Banning plastic items such as fruit stickers, cotton buds, microbeads, straws, supermarket bags and the next small plastic item deemed Public Enemy No. 1 can give the impression of environmental progress, but the bigger gains must come from tackling New Zealand’s more pressing policy challenges – standardising kerbside collection nationally and investing in onshore processing.

There’s a huge difference between what waste councils accept, collect and process.
Waste expert Lyn Mayes has surveyed the 67 territorial authorities on their kerbside collections and unearthed some disappointing facts.

For a start, five councils didn’t give people any recycling information at all on their websites. And information from the remainder revealed the real mish-mash of rules and inclusions. Some 19 councils don’t accept any of the hard plastics #3-7 at all, 26 have no direction for ratepayers on if they accept Tetra Paks, and 25 are silent on aerosols. As for plastic meat trays, 16 council websites don’t mention them at all.

Perhaps the best indication of the mess is that just 14 Council websites had enough information about what products are recycled to be able to say yes or no to each packaging material question.

For a country with a population smaller than Melbourne, it’s disappointing we can’t organise ourselves to be more efficient and effective with national collection standards and greater recycling capacity.

While it’s easy to ban little stickers on fruit, it will surely be a Herculean task to standardise national collection. These are the areas where the Government treads carefully because it means having tough conversations with councils about what they should collect, how it should be processed, and requiring more effort from voters to play their part in sorting, washing and putting out their rubbish.

Consumers will probably shrug their shoulders about stalks of a cotton bud changing from plastic to cardboard (which Johnson & Johnson did two years ago), but will definitely have a view when rates rise because councils are made to collect, sort and process a wider array of waste.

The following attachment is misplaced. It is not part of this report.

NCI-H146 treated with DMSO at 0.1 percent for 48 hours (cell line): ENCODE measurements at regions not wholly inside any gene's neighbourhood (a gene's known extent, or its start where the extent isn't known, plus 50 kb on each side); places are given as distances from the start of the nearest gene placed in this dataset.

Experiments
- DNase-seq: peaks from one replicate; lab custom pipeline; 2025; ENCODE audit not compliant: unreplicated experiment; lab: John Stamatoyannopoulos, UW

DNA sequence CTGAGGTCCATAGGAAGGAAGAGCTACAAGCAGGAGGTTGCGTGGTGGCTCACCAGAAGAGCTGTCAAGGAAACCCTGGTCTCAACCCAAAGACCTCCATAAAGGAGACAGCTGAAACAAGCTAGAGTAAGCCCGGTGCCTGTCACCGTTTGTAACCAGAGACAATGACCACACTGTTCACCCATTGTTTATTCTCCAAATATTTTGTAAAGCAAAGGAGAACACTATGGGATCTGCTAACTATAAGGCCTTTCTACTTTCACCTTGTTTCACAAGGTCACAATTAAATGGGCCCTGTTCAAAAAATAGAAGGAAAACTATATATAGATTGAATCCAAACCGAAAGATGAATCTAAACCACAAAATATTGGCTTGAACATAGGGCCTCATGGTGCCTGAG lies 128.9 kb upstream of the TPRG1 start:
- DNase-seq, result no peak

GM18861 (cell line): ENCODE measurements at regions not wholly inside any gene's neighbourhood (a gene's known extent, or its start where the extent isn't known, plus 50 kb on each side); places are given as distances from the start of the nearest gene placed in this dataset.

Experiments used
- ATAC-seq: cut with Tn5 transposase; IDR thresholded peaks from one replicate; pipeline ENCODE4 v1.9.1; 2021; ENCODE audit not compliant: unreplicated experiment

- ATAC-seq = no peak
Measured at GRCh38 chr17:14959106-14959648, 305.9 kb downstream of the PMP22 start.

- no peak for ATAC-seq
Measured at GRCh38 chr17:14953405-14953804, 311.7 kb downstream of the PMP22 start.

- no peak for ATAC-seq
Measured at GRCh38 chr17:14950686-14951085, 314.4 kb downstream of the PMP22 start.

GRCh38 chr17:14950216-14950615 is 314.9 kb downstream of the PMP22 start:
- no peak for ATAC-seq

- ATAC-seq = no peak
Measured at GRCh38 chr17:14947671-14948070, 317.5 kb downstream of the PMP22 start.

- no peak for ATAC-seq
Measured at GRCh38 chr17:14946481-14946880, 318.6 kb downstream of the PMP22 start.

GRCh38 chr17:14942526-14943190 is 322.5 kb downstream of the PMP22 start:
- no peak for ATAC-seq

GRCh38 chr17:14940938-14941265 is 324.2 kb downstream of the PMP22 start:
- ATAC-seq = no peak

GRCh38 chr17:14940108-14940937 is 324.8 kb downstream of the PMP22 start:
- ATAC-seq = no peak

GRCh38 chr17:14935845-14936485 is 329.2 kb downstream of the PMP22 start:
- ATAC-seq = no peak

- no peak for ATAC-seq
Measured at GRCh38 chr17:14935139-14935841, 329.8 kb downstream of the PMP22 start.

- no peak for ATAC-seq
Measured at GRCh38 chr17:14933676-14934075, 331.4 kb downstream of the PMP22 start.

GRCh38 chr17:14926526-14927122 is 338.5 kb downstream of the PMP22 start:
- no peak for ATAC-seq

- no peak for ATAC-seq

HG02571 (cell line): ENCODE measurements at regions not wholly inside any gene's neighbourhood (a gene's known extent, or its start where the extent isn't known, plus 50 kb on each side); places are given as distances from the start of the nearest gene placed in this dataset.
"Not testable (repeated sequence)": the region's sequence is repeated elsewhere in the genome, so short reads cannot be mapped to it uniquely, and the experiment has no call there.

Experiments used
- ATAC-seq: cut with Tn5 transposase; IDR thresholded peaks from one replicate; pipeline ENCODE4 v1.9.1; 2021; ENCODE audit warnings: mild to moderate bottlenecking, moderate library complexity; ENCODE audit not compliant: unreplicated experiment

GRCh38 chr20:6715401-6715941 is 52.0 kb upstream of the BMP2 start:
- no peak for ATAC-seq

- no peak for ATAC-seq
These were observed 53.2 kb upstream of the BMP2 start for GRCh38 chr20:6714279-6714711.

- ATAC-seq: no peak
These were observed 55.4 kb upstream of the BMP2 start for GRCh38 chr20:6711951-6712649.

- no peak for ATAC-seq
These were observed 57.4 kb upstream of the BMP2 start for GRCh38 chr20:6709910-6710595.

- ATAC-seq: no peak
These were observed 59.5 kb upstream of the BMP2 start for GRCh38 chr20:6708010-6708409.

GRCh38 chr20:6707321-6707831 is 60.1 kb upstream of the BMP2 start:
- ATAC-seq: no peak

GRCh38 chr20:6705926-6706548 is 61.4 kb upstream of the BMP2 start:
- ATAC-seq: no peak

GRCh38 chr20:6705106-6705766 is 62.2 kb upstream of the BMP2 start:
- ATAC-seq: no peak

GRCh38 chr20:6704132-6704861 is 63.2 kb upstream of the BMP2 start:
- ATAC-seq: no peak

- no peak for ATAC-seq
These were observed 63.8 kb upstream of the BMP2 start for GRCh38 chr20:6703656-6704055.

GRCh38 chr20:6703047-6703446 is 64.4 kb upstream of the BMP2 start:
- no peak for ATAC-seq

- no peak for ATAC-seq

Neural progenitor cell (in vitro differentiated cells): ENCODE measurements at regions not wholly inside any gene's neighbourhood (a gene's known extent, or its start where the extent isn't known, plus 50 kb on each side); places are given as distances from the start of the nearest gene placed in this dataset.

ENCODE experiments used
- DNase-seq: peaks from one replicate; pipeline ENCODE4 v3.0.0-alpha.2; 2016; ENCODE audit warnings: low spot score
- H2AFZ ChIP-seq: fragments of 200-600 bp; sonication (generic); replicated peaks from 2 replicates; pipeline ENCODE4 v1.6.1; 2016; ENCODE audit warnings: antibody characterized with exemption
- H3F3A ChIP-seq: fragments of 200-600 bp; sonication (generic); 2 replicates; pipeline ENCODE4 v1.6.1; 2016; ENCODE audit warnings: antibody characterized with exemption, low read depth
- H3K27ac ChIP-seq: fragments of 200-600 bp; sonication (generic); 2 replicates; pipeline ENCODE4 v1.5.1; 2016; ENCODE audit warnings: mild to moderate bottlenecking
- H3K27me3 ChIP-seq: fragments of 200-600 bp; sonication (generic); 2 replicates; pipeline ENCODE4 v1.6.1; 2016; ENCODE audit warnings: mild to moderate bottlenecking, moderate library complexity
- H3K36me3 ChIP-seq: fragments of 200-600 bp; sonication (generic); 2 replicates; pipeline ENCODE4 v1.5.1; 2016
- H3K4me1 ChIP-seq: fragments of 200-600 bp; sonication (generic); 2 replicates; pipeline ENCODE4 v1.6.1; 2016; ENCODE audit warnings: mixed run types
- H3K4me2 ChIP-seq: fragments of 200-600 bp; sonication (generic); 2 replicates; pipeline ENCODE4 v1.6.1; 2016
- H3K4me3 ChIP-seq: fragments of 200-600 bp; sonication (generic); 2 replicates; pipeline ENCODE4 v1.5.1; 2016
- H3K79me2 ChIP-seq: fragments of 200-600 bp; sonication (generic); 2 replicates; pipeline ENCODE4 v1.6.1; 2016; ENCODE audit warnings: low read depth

It’s clear consumers want action, however, and action will happen. Research by data company IRi shows Kiwis are highly concerned about plastic waste, with 47% of those surveyed saying they avoid buying fruit and vegetables in packaging, 40% saying excessive packaging influences what they buy, and 52% of 18 to 34-year-olds saying they feel guilty buying products that aren’t environmentally friendly.

But there’s a steep learning curve needed in terms of best practice when it comes to using more eco-friendly solutions, when 37% of 18 to 34-year-olds simply throw away compostable packaging and 27% don’t know how to dispose of it anyway.

Government bans have enabled New Zealand to take steps towards a circular economy, but these are complex issues and it can be two steps forward, one step back. The banning of so-called “single-use” plastic supermarket bags is a good example. Yes, some plastic will have been reduced, but many consumers are now buying plastic bags instead of getting them free. According to IRi, there has been a 49.7% bump in sales of garbage and tidy bags in the past 12 months. This was predicted, because single-use bags for many had more uses around the home, particularly as rubbish-bin liners. In the meantime, consumers have spent an extra $17.6 million on reusable shopping bags – a 171% increase in sales over the same period.

As we move towards a circular economy it’s important to have realistic expectations about what can be achieved. While food and beverage manufacturers have focused on designing out unnecessary packaging or moving to different packaging materials, some single-use plastic packaging has an important role ensuring safety, quality and practicality. Take frozen peas: they’re snap frozen to preserve their freshness and nutrition, but they’d be impossible to get home and store if they weren’t in a package.

So small changes are easy, dealing with the big issues is much harder. We’re not limited by getting industry and consumers to do the right thing. We’re limited by the fact that there’s not enough to do with it once it’s collected. Until we address this, the circular economy is just a curve.

(originally published in the Sunday Star-Times)

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